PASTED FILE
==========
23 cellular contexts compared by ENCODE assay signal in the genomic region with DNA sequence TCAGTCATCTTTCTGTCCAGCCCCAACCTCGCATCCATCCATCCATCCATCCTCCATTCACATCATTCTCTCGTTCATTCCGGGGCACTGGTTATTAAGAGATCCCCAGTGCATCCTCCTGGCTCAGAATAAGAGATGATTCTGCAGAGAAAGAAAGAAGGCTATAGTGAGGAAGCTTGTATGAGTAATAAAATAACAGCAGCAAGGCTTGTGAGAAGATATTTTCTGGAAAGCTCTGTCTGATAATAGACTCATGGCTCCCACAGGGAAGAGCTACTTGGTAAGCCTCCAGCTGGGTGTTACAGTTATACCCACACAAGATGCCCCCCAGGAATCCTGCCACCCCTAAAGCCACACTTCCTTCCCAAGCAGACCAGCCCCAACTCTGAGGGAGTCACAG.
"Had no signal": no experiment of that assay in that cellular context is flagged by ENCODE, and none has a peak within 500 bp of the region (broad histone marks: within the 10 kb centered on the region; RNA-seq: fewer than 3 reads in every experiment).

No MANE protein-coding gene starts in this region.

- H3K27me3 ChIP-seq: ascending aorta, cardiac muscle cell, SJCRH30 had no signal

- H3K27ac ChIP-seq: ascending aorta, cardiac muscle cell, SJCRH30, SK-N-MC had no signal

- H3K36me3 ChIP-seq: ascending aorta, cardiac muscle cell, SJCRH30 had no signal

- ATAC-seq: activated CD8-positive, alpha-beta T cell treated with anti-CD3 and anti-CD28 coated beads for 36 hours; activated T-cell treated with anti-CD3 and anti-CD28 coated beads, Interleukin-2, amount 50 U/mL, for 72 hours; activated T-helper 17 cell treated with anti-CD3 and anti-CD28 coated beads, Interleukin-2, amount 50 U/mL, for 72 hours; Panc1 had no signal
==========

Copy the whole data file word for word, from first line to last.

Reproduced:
23 cellular contexts compared by ENCODE assay signal in the genomic region with DNA sequence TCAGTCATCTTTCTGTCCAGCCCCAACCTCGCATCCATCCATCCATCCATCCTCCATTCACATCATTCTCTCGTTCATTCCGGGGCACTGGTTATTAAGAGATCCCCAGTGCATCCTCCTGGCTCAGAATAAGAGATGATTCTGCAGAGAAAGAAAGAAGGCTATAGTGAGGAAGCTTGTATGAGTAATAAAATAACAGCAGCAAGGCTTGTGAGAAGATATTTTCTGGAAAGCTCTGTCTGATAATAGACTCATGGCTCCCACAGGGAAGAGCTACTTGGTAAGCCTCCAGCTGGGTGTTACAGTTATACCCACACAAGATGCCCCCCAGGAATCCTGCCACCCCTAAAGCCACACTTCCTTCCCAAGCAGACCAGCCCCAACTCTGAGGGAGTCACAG.
"Had no signal": no experiment of that assay in that cellular context is flagged by ENCODE, and none has a peak within 500 bp of the region (broad histone marks: within the 10 kb centered on the region; RNA-seq: fewer than 3 reads in every experiment).

No MANE protein-coding gene starts in this region.

- H3K27me3 ChIP-seq: ascending aorta, cardiac muscle cell, SJCRH30 had no signal

- H3K27ac ChIP-seq: ascending aorta, cardiac muscle cell, SJCRH30, SK-N-MC had no signal

- H3K36me3 ChIP-seq: ascending aorta, cardiac muscle cell, SJCRH30 had no signal

- ATAC-seq: activated CD8-positive, alpha-beta T cell treated with anti-CD3 and anti-CD28 coated beads for 36 hours; activated T-cell treated with anti-CD3 and anti-CD28 coated beads, Interleukin-2, amount 50 U/mL, for 72 hours; activated T-helper 17 cell treated with anti-CD3 and anti-CD28 coated beads, Interleukin-2, amount 50 U/mL, for 72 hours; Panc1 had no signal